Inside The Passion of the Christ - Part 3/3

This is a continuation of a three-part series on the non-Scriptural scenes in the film The Passion of the christ. You may read PART 1 and PART 2 first before continuing.


Suspension of the Cross

When Jesus was being crucified two things are shown that are not recorded in the Gospels. The first is that soldiers set the nails of the hands too far apart that they pull and dislocate Christ’s shoulder for his hands to reach. Several mystics have indicated this such as Venerable Mary of Agreda, and Blessed Anne Catherine Emmerich.  Another mystic, St. Bridget of Sweden, was given prayers by Christ, which were approved by Pope Pius IX in 1862. In those prayers the description given by Christ of his crucifixion was:

Remember the very bitter pain you suffered when the Jews nailed your sacred hands and feet to the cross with big blunt nails, and not finding you in a pitiable enough state to satisfy their rage, they enlarged your wounds and added pain to pain, and with indescribable cruelty stretched your body on the cross, pulled you from all sides, thus dislocating your limbs...

Prayer of St. Bridget of Sweden

During the crucifixion scene, the cross is slowly turned over so that the executioners can bend the nails lest it gets pulled off during the writhing of the victim when the cross is raised. It is a horrific scene because we anticipate that when the cross is turned over, Christ will land with his face on the rocky ground.

But, the vision of Mary of Agreda describes that when the cross made the turn, angels prevented Christ from getting hurt this way. The angels made sure that there was an empty space between Christ and the ground. In the film, this is shown so that the cross was seen as if it were suspended. We don’t see the lower part of the cross so we don’t know if it was caught in between some rocks. The film leaves to the imagination of how something like this might happen. The point, however, is not what the miracle is, but who it was for.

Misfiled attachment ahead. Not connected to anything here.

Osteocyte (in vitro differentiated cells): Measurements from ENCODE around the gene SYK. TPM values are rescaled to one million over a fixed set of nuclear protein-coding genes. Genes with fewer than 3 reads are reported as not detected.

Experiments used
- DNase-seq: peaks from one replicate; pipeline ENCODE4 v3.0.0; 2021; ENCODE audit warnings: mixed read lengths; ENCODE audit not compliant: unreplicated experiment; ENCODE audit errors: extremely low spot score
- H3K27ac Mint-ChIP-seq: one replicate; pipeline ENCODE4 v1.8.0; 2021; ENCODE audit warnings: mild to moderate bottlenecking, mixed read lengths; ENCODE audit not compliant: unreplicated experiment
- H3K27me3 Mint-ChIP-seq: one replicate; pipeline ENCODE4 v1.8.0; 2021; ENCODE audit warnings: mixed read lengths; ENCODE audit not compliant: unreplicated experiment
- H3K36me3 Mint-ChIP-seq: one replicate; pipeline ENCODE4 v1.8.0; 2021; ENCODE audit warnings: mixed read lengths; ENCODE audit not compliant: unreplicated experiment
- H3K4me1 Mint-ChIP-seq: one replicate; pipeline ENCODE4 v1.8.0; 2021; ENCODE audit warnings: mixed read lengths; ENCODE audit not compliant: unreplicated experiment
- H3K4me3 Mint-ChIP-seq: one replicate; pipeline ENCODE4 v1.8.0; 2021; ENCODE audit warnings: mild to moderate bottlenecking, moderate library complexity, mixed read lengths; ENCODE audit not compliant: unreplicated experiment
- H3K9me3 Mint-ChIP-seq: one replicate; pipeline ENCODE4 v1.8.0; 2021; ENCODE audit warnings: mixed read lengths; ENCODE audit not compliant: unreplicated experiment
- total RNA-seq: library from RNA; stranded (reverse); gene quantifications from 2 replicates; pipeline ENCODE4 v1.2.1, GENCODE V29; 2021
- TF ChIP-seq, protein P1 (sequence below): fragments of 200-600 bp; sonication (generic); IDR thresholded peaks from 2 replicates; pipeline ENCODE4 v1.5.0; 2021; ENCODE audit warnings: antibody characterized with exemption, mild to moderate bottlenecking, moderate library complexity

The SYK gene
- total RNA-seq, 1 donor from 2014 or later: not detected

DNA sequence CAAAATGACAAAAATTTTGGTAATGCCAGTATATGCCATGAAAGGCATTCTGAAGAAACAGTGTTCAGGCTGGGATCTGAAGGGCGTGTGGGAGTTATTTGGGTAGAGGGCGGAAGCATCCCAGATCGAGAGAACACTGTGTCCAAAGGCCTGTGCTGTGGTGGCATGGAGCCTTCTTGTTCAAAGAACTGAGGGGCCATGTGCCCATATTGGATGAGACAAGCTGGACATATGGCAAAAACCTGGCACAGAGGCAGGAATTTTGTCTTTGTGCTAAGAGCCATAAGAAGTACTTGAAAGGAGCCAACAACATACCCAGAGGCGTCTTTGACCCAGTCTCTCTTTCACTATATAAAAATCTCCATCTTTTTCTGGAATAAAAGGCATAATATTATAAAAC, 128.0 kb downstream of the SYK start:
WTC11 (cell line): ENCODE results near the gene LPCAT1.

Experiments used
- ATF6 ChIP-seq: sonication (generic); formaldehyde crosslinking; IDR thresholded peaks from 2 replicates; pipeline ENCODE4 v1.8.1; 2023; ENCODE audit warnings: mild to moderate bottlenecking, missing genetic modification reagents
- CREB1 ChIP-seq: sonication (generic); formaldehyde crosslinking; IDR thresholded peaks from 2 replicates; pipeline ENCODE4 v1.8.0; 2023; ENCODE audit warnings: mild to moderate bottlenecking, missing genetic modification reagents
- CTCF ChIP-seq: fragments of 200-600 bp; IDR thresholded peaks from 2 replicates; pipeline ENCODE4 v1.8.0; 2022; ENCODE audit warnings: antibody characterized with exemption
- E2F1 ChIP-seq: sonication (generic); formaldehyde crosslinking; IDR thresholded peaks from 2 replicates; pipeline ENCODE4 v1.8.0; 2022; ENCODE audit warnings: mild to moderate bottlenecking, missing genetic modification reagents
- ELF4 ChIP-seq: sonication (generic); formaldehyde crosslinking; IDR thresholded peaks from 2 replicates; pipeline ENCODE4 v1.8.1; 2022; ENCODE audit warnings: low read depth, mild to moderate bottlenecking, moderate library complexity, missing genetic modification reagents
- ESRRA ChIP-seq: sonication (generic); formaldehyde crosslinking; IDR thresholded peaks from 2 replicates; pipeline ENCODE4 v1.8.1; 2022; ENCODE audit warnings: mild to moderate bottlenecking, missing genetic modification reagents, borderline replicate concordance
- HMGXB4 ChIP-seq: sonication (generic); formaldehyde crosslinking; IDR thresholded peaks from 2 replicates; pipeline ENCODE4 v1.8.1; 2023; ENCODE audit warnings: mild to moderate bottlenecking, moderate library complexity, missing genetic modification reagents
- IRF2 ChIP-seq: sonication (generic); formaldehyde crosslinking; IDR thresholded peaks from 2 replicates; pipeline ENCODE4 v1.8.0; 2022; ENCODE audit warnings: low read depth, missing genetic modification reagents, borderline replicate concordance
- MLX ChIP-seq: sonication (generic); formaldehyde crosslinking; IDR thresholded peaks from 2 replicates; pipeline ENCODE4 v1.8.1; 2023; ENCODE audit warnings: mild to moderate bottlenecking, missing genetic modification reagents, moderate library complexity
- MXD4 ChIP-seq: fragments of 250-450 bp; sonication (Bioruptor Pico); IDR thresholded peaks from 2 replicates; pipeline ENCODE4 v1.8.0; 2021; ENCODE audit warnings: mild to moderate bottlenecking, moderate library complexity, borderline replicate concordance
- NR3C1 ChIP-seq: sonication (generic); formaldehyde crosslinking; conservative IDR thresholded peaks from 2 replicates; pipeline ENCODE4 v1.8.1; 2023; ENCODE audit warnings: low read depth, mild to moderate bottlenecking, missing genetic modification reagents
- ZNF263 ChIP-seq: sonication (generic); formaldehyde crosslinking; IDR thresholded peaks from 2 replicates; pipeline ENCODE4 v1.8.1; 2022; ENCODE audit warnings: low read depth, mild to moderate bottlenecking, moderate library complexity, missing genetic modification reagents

Although Mary of Agreda doesn’t mention anyone seeing this miracle, the film shows Mary of Magdalene noticing it. This comes at an appropriate time because we see her distraught, weeping uncontrollably, as if about to lose hope. We have to remember that Jesus claimed to be the Messiah, and the Jews had very specific ideas of what the Messiah was supposed to do. One of them was to fight their enemies and release them from bondage. So to see Jesus in captivity and about to be put to death didn’t quite fit with the Messiah they envisioned. Christ’s disciples prematurely abandoned him because they lost hope of him being the Messiah – how could he be the Messiah if he was going to die (that and the fear they might be hunted down and be put to death as well.)

So, in the film, this miracle was meant for Mary Magdalene. It was a small miracle for her sake; to give her strength. And we see it in the film: she straightens up with a newly determined countenance. Sure, she is still suffering, but now she suffers with hope. Hope and suffering are not mutually exclusive, and that it the lesson of this scene.


Mary’s Amen

For Catholics, Mary’s participation in the Passion is significant. She wasn’t just someone who witnessed it: she also took part in it. From the story of the Annunciation she conformed to the plan of God and accepted to be the mother of the Messiah through her“do unto me according to your word.” (Luke 1:38) And here, in Calvary beside the dying Christ, her disposition has not changed.

The problem for a very visual medium such as film is to show what is going on inside of her. Maia Morgenstern, who plays Mary, used movement to express this internal attitude. As Christ was being lifted up on the cross, we see her dig her hands into the ground and then stand up (in union with him) clutching gravel and dirt on both hands. It was a way of showing that she was“clutching at straws.”

When the soldiers finally align the cross so it falls into place, the fate of Christ is sealed. There is nothing more but to wait for him to die. It is at this point the camera focuses on her hands that relaxes and releases the earth and grit to the ground. It was a visual way articulating her surrender. It was her“amen" to God’s will.

So even if this is not reflecting Scripture, it is reflecting what Catholics know of Mary’s heart – a total surrender to God.